COURAGE Trial Research Group. Optimal medical therapy with or without PCI for stable coronary disease

Western New York Veterans Affairs Healthcare Network and Buffalo General Hospital-SUNY, Buffalo, NY 14203, USA.
New England Journal of Medicine (Impact Factor: 55.87). 05/2007; 356(15):1503-16. DOI: 10.1056/NEJMoa070829
Source: PubMed


In patients with stable coronary artery disease, it remains unclear whether an initial management strategy of percutaneous coronary intervention (PCI) with intensive pharmacologic therapy and lifestyle intervention (optimal medical therapy) is superior to optimal medical therapy alone in reducing the risk of cardiovascular events.
We conducted a randomized trial involving 2287 patients who had objective evidence of myocardial ischemia and significant coronary artery disease at 50 U.S. and Canadian centers. Between 1999 and 2004, we assigned 1149 patients to undergo PCI with optimal medical therapy (PCI group) and 1138 to receive optimal medical therapy alone (medical-therapy group). The primary outcome was death from any cause and nonfatal myocardial infarction during a follow-up period of 2.5 to 7.0 years (median, 4.6).
There were 211 primary events in the PCI group and 202 events in the medical-therapy group. The 4.6-year cumulative primary-event rates were 19.0% in the PCI group and 18.5% in the medical-therapy group (hazard ratio for the PCI group, 1.05; 95% confidence interval [CI], 0.87 to 1.27; P=0.62). There were no significant differences between the PCI group and the medical-therapy group in the composite of death, myocardial infarction, and stroke (20.0% vs. 19.5%; hazard ratio, 1.05; 95% CI, 0.87 to 1.27; P=0.62); hospitalization for acute coronary syndrome (12.4% vs. 11.8%; hazard ratio, 1.07; 95% CI, 0.84 to 1.37; P=0.56); or myocardial infarction (13.2% vs. 12.3%; hazard ratio, 1.13; 95% CI, 0.89 to 1.43; P=0.33).
As an initial management strategy in patients with stable coronary artery disease, PCI did not reduce the risk of death, myocardial infarction, or other major cardiovascular events when added to optimal medical therapy. ( number, NCT00007657 [].).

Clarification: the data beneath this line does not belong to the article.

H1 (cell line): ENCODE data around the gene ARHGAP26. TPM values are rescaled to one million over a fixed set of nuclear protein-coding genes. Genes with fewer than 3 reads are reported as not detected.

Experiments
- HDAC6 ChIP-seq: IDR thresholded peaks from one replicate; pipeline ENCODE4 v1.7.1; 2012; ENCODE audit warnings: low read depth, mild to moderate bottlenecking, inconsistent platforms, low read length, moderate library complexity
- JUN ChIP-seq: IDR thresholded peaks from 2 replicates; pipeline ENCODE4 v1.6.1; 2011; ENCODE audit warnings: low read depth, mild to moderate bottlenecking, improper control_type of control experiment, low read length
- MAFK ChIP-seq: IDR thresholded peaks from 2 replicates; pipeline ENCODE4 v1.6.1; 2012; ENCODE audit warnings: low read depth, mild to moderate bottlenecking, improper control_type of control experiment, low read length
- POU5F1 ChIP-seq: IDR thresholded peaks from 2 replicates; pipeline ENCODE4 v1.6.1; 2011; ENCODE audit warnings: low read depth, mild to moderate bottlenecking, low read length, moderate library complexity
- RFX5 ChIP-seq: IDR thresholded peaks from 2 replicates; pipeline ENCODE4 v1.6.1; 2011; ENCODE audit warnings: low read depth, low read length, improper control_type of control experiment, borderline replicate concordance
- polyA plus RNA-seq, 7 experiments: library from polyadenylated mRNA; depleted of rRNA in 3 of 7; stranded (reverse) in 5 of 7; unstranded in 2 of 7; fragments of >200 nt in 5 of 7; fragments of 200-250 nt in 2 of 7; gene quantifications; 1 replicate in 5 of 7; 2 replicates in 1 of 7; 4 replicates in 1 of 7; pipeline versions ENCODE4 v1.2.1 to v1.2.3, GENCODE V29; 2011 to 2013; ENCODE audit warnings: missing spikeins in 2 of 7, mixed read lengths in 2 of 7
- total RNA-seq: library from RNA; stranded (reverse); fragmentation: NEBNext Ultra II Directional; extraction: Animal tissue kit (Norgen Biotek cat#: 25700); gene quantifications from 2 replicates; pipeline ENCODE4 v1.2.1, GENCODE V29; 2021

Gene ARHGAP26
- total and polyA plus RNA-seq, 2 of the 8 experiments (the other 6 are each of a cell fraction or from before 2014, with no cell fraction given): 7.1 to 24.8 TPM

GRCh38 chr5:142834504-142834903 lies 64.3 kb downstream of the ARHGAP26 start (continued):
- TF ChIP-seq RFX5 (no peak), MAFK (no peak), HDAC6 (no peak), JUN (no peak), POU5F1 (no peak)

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    • "However, the evaluation of functional relevance of CAD with noninvasive tests as gatekeeper to ICA remains mandatory. Indeed, the Clinical Outcome Utilizing Revascularization and Aggressive Drug Evaluation trial (COURAGE) [3] and the COURAGE trial nuclear substudy [4] have demonstrated that the event-free survival with coronary revascularization was greater than optimal medical therapy in patients with ≥10% ischemic myocardium at baseline and with a reduction of ischemic myocardium ≥5% after treatment. Stress myocardial perfusion imaging by cardiac magnetic resonance (stress-CMR) has emerged during the past decade as accurate technique for diagnosing and prognostic stratification of the patients with known or suspected CAD thanks to high spatial and temporal resolution, absence of ionizing radiation, and the multiparametric value including the assessment of cardiac anatomy, function, and viability [5]. "
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    BioMed Research International 01/2015; 2015. DOI:10.1155/2015/297696 · 1.58 Impact Factor
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    • "An increasing number of hospitals have acquired the ability and qualifications to perform coronary angiography. Through clinical studies, it has been identified that multivessel lesions are common in stable angina and acute coronary syndrome (1,2), and are an independent predictor of CAD that affects the prognosis of patients (3). Controversy remains with regard to the treatment strategies for patients with multivessel complex coronary artery disease (MCCAD), particularly in recent years. "
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    Experimental and therapeutic medicine 06/2014; 7(6):1563-1567. DOI:10.3892/etm.2014.1630 · 1.27 Impact Factor
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    • "The assessment of the haemodynamic clinical relevance of coronary arterial lesions seen on routine qualitative coronary angiography is important as evidence has emerged showing no long-term symptomatic or survival benefit for routine revascularisation procedures in patients with stable coronary disease [26]. Conversely, there is evidence for improved outcomes following revascularisation in subjects with known haemodynamically significant coronary artery lesions [3-6]. "
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